Introducing… Kenya’s dam buster

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Ikal Angelei is winning the fight to save Lake Turkana from Ethiopia’s Gibe III dam. Courtesy of the Goldman Environmental Prize

People call her the next Wangari Maathai, the Kenyan Nobel prize winning environmental activist, but Ikal Angelei does not accept the comparison. ‘I’m just a young woman who saw a terrible situation coming and was ready to speak out and fight,’ she says. ‘Wangari was really special. She was someone who represented the whole world. I liked her because she was ready to do everything she could to make a difference.’

Following Maathai’s example has placed Angelei in a position of great importance in one of the biggest environmental and economic battles in Africa. It is the fight to save Kenya’s Lake Turkana, the world’s largest desert lake, from Africa’s biggest dam project. For her work and courage, the 31 year old has been given the 2012 Goldman Environmental Prize – a sort of Nobel Prize for ordinary people involved in protesting about the environment.

Ikal Angelei grew up on the sun-baked shores of Lake Turkana, a UNESCO World Heritage Site in East Africa’s Rift Valley, which provides very important drinking water and food for 800,000 people near the Kenyan and Ethiopian border. It is a dangerous part of the country, where poor local communities are always fighting over resources which are becoming less and less, especially water.

Construction of the Ethiopian-led Gibe III Dam began in 2006. When finished, it will nearly double the electricity for Ethiopia, and Kenya is expected to buy a third of the power from it. The Ethiopian and Kenyan governments believe the energy is very important for development. When Lake Turkana’s water dries up as a result of the dam and becomes too salty and acidic for humans and animals to drink, more fighting is certain. Angelei says the dam will mean less water and food and make the fighting worse in a dangerous part of the country. The people there need food and water more than electricity.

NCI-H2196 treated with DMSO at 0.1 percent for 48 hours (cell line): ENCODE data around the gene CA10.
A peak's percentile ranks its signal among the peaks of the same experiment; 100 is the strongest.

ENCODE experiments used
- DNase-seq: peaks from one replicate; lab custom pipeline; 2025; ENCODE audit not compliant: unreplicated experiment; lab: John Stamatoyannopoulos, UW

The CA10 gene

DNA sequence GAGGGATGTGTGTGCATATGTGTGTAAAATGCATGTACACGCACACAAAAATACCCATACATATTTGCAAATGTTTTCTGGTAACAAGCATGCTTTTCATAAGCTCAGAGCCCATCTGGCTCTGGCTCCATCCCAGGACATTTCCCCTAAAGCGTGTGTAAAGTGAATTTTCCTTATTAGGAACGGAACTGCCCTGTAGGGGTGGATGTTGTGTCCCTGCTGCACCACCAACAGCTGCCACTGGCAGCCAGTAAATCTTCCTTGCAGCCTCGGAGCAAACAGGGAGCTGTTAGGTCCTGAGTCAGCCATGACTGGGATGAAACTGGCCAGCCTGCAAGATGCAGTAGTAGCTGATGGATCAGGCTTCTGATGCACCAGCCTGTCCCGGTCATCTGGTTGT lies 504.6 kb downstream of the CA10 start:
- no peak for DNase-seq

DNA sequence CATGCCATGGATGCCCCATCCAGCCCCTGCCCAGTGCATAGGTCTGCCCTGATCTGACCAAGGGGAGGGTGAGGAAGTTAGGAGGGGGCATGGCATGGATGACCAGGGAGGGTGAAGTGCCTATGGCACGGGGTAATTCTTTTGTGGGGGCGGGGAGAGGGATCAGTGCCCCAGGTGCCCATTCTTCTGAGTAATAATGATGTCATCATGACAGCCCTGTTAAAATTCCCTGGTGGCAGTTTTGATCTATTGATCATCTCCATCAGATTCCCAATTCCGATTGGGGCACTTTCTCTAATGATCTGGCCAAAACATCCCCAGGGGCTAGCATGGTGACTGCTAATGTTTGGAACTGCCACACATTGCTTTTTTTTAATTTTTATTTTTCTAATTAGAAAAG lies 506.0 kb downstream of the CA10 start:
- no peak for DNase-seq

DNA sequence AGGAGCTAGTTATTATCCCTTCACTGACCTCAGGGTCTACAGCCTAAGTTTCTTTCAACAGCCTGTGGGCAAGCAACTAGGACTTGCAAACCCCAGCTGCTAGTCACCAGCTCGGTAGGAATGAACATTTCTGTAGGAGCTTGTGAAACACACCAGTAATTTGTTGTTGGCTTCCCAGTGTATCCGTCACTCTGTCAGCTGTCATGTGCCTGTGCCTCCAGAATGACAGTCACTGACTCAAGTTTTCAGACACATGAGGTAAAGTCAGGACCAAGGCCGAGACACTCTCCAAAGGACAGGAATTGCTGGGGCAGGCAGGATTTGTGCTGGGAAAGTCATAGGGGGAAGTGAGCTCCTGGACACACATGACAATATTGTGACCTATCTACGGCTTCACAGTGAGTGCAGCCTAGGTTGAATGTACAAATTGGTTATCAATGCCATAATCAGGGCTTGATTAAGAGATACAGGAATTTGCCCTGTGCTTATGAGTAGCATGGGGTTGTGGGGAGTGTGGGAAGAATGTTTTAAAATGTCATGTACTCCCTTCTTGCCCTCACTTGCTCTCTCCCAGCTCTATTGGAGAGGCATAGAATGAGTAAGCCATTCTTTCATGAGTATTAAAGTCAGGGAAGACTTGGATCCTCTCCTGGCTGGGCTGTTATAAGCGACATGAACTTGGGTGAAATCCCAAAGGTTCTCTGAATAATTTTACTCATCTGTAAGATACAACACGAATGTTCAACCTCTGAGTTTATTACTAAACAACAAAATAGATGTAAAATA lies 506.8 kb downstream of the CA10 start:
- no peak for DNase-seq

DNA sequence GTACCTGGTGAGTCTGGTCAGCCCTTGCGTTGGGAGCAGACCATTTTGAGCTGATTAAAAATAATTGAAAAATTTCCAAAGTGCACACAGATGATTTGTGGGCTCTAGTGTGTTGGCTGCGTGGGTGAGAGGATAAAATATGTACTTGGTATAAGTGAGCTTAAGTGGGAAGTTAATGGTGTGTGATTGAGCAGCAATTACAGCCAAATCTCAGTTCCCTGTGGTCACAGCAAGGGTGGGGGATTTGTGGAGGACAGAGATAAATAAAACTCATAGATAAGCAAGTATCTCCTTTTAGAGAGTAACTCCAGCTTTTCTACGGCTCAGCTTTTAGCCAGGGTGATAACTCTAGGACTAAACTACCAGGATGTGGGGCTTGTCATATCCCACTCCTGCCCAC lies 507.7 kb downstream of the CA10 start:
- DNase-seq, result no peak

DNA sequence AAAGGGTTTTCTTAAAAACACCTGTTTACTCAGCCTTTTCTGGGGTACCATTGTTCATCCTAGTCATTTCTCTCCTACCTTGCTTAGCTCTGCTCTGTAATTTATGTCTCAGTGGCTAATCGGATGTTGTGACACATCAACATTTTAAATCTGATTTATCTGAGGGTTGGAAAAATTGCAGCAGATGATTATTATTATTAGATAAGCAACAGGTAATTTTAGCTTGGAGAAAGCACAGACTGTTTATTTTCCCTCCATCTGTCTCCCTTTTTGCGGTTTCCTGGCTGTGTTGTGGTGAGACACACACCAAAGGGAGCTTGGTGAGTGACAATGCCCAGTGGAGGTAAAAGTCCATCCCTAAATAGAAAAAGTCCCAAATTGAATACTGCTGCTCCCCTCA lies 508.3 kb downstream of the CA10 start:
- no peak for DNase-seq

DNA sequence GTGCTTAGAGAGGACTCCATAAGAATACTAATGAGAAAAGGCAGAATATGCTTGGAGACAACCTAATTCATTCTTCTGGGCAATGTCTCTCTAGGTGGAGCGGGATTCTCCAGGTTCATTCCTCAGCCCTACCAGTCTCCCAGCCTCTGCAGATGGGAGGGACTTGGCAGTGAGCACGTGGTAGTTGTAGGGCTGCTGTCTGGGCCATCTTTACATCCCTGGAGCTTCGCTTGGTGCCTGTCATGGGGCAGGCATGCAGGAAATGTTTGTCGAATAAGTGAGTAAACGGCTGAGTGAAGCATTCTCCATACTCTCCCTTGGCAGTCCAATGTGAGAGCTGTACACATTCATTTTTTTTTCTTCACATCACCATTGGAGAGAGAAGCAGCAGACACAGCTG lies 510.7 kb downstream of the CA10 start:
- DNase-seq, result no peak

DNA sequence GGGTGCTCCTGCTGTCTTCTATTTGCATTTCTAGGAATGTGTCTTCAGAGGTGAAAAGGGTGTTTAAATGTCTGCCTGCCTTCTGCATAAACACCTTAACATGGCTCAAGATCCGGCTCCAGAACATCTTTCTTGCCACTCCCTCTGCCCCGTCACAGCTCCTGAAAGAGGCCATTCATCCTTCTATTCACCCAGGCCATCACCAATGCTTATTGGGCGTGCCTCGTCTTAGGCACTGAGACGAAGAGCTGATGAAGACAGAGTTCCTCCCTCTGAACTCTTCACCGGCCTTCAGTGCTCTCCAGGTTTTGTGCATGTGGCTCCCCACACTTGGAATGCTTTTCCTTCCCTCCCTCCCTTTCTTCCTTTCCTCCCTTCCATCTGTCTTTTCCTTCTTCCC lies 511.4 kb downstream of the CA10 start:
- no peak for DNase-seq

Angelei started the group Friends of Lake Turkana in 2008, after she was shocked that plans for the dam were moving forward without any conversation with local people, . She informed the region’s leaders about the problems of the project and brought everyone together against the project. She and her team also spoke to academics, politicians and important people across the world in person and through social media.

Angelei has stopped the construction of the dam through campaigning in the Kenyan parliament and UNESCO. She has also persuaded major investors, such as the World Bank, to withdraw finance for the project, leaving China as the last big investor involved. The Gibe III Dam is now 40 per cent finished and the Ethiopian government is finding ir difficult to find extra money.

While she recognizes the need for development, Angelei believes it cannot be done at any cost. ‘Progress cannot make people or the Earth worse. We are not against development: we can develop in a sustainable way, in a way that would respect human rights and would not destroy the environment.’ She adds that both Kenya and Ethiopia have wind and geothermal energy resources.

Peter Bosshard, Policy Director at International Rivers, which is also campaigning against the dam, has said good things about her work: he says that Angelei is successfully challenging one of the biggest development projects in Africa. China in particular, is happy to give money for these kinds of projects in Africa. Angelei is showing China and the world that the projects will not happen unless local people and the environment are thought about.

Ikal Angelei talked with Veronique Mistiaen, a London-based journalist specialising in human rights, social issues, development and the environment

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